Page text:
Publications by authors named "Elwyn N Chomba"

3 Publications

  • Page 1 of 1

Fertility goal-based counseling increases contraceptive implant and IUD use in HIV-discordant couples in Rwanda and Zambia.

Contraception 2013 Jul 12;88(1):74-82. Epub 2012 Nov 12.

Rwanda Zambia HIV Research Group, Department of Pathology and Laboratory Medicine, School of Medicine, Emory University, Atlanta, GA 30322, USA.

Background: HIV-discordant heterosexual couples are faced with the dual challenge of preventing sexual HIV transmission and unplanned pregnancies with the attendant risk of perinatal HIV transmission. Our aim was to examine uptake of two long-acting reversible contraceptive (LARC) methods--intrauterine devices (IUD) and hormonal implants--among HIV-discordant couples in Rwanda and Zambia.

Study Design: Women were interviewed alone or with their partner during routine cohort study follow-up visits to ascertain fertility goals; those not pregnant, not infertile, not already using LARC, and wishing to limit or delay fertility for ≥3 years were counseled on LARC methods and offered an IUD or implant on-site.

Results: Among 409 fertile HIV-discordant Rwandan women interviewed (126 alone, 283 with partners), 365 (89%) were counseled about LARC methods, and 130 (36%) adopted a method (100 implant, 30 IUD). Of 787 fertile Zambian women interviewed (457 alone, 330 with partners), 528 (67%) received LARC counseling, of whom 177 (34%) adopted a method (139 implant, 38 IUD). In both countries, a woman's younger age was predictive of LARC uptake. LARC users reported fewer episodes of unprotected sex than couples using only condoms.

Conclusions: Integrated fertility goal-based family planning counseling and access to LARC methods with reinforcement of dual-method use prompted uptake of IUDs and implants and reduced unprotected sex among HIV-discordant couples in two African capital cities.
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http://dx.doi.org/10.1016/j.contraception.2012.10.004DOI Listing
http://www.ncbi.nlm.nih.gov/pmc/articles/PMC3625675PMC
July 2013

Epilepsy-associated stigma in Zambia: what factors predict greater felt stigma in a highly stigmatized population?

Epilepsy Behav 2010 Nov 17;19(3):414-8. Epub 2010 Sep 17.

Department of Medicine, University of Zambia, Lusaka, Zambia.

Epilepsy-associated stigma in Africa has been described largely in terms of enacted stigma or discrimination. We conducted a study of 169 adults with epilepsy attending epilepsy clinics in Zambia's Lusaka or Southern province using a three-item instrument (maximum score = 3). Potential determinants of felt stigma including age, gender, education, wealth, disclosure status (meaning whether or how their community members knew of their condition), seizure type (generalized vs partial), seizure frequency, the presence of visible epilepsy-associated stigmata, personal contagion beliefs, and community contagion beliefs. The median stigma score was 2.5, suggesting some ceiling effect in the instrument. People with epilepsy who believed their condition to be contagious, who thought their community believed epilepsy to be contagious, and whose condition had been revealed to their community against their wishes reported more felt stigma. Community and clinic-based educational campaigns to dispel contagion beliefs are needed.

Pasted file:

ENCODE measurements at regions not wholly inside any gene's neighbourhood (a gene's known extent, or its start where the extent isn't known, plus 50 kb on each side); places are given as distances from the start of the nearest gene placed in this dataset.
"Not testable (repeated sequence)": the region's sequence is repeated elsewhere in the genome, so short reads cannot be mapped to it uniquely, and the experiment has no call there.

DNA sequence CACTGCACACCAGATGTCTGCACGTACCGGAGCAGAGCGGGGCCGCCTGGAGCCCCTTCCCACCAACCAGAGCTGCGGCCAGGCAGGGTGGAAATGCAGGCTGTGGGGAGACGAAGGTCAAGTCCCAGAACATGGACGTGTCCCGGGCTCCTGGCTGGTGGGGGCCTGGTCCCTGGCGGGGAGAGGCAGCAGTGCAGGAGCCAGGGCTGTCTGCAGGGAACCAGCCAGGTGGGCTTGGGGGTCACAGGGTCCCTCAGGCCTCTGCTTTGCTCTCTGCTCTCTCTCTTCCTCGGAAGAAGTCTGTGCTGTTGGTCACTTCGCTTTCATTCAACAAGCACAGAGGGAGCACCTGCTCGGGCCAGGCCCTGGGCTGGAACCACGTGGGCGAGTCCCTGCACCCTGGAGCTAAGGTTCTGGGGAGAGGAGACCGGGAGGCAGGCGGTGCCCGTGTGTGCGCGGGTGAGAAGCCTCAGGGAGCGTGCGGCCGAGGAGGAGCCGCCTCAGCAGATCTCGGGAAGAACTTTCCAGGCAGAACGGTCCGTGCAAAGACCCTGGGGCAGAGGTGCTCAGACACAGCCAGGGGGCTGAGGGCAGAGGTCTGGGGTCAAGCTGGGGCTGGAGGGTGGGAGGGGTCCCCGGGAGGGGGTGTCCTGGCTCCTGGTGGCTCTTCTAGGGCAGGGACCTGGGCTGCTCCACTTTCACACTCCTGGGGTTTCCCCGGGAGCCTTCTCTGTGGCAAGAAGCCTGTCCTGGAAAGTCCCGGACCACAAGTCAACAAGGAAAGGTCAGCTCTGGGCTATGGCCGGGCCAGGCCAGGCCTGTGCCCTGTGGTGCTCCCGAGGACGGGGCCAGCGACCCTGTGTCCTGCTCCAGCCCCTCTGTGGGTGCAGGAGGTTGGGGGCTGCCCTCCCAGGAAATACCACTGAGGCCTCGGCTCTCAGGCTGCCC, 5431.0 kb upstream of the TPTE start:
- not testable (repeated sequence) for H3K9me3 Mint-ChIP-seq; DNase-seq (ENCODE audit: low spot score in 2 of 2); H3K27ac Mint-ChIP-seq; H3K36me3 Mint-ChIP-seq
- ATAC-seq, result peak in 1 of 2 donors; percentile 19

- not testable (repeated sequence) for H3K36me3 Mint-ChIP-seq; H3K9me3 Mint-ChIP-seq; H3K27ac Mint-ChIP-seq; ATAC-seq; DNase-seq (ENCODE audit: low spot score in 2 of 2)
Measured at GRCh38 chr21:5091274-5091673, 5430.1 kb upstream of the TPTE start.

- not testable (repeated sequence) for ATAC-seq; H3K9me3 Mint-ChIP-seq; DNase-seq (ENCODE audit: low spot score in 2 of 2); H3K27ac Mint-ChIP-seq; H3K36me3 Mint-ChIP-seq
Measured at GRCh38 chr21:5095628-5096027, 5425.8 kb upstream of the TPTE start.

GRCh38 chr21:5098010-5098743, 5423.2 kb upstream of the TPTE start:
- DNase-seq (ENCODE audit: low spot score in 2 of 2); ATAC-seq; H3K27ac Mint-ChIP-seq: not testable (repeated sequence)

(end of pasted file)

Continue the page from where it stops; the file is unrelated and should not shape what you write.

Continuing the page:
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http://dx.doi.org/10.1016/j.yebeh.2010.08.017DOI Listing
http://www.ncbi.nlm.nih.gov/pmc/articles/PMC3005974PMC
November 2010

Zambian health care workers' knowledge, attitudes, beliefs, and practices regarding epilepsy.

Epilepsy Behav 2007 Feb 18;10(1):111-9. Epub 2006 Oct 18.

Department of Pediatrics and Child Health, University of Zambia School of Medicine, Nationalist Road, Lusaka, Zambia.

Objective: Zambia suffers from a physician shortage, leaving the provision of care for those with epilepsy to nonphysician health care workers who may not be adequately trained for this task. These individuals are also important community opinion leaders. Our goal in this study was to determine the knowledge, attitudes, beliefs, and practices of these health care workers with respect to epilepsy.

Methods: Health care workers in urban and rural districts of Zambia completed a self-administered, 48-item questionnaire containing items addressing demographics, personal experience with epilepsy, social tolerance, willingness to provide care, epilepsy care knowledge, and estimates of others' attitudes. Analyses were conducted to assess characteristics associated with more epilepsy care knowledge and social tolerance.

Results: The response rate was 92% (n=276). Those who had received both didactic and bedside training (P=0.02) and more recent graduates (P=0.007) had greater knowledge. Greater knowledge was associated with more social tolerance (P=0.005), but having a family member with epilepsy was not (P=0.61). Health care workers were generally willing to provide care to this patient population, but approximately 25% would not allow their child to marry someone with epilepsy and 20% thought people with epilepsy should not marry or hold employment. Respondents reported that people with epilepsy are feared and/or rejected by both their families (75%) and their community (88.8%).

Conclusions: Knowledge gaps exist particularly in acute management and recognition of partial epilepsy. More recent graduates were more knowledgeable, suggesting that curriculum changes instituted in 2000 may be improving care. Health care workers expressed both personal and professional reservations about people with epilepsy marrying. In addition to improving diagnosis and treatment skills, educational programs must address underlying attitudes that may worsen existing stigmatizing trends.
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http://dx.doi.org/10.1016/j.yebeh.2006.08.012DOI Listing
http://www.ncbi.nlm.nih.gov/pmc/articles/PMC2938019PMC
February 2007